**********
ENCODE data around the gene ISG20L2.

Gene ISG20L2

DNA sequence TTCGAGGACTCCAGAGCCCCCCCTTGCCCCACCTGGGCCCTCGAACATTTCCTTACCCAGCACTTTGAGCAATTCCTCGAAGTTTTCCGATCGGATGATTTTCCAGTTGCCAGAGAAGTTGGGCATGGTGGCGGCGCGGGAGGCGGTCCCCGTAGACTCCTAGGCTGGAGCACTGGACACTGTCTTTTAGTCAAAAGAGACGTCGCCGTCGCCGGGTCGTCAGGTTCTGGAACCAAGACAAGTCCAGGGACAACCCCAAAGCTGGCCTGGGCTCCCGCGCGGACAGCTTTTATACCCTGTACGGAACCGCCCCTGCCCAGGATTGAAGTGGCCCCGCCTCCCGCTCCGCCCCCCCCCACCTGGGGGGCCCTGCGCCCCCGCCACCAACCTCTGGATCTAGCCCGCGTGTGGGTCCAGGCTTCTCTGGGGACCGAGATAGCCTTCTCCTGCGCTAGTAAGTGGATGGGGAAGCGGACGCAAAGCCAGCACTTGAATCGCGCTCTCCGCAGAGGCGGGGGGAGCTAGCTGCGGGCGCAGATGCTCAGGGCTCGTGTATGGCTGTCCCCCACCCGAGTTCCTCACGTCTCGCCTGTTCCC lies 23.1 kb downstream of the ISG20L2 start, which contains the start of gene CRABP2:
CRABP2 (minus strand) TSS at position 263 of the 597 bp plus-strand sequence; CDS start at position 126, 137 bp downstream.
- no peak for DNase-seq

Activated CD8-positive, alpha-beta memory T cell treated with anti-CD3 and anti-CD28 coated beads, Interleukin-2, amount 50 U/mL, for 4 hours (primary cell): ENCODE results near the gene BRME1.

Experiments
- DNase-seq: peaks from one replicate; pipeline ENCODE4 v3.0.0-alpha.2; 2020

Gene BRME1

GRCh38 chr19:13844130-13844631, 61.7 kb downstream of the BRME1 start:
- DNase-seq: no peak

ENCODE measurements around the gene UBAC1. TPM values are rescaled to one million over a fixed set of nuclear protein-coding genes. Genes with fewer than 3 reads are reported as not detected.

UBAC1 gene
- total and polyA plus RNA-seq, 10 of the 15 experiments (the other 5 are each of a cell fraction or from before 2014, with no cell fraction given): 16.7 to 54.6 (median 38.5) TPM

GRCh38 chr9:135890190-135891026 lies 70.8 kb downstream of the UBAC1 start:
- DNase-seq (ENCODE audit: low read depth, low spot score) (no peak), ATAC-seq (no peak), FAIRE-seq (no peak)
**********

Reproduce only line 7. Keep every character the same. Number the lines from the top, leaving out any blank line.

Experiments